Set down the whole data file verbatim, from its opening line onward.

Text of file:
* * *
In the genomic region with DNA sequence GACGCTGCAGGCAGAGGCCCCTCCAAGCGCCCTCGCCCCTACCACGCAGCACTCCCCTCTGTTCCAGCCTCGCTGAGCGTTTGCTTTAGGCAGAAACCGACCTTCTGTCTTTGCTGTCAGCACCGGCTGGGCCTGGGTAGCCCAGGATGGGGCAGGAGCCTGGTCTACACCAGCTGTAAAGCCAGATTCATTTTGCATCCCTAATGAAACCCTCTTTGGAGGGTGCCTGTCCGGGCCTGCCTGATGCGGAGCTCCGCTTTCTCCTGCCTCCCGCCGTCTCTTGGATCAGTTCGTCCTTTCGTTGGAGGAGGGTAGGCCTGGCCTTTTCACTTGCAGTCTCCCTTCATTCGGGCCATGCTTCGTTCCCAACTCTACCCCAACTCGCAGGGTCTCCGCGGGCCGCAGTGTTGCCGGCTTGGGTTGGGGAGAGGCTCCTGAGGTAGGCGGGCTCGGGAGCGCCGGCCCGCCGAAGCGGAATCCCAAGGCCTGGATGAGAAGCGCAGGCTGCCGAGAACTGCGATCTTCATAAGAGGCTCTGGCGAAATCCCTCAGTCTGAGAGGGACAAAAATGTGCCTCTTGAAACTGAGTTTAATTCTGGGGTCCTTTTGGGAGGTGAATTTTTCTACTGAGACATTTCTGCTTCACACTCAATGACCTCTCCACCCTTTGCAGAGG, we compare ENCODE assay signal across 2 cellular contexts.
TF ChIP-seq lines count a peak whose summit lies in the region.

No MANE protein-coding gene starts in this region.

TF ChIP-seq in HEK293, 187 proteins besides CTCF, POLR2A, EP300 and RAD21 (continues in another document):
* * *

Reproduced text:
In the genomic region with DNA sequence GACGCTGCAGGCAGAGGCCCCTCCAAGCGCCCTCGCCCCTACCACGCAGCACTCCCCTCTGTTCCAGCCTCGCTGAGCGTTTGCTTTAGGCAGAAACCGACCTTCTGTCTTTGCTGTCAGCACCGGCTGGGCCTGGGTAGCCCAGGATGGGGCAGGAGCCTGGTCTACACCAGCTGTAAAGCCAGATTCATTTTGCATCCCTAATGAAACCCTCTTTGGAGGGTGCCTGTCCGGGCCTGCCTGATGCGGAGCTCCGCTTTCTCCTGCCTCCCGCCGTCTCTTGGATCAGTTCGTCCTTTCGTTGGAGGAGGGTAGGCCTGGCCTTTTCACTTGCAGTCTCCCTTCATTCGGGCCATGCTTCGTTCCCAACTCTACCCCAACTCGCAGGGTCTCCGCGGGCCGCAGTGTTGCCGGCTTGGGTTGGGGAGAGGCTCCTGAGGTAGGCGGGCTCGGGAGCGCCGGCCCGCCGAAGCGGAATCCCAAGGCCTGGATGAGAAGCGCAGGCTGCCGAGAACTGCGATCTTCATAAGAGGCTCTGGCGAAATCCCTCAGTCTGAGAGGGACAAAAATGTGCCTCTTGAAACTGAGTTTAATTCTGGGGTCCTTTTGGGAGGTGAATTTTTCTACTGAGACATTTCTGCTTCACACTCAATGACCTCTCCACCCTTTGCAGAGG, we compare ENCODE assay signal across 2 cellular contexts.
TF ChIP-seq lines count a peak whose summit lies in the region.

No MANE protein-coding gene starts in this region.

TF ChIP-seq in HEK293, 187 proteins besides CTCF, POLR2A, EP300 and RAD21 (continues in another document):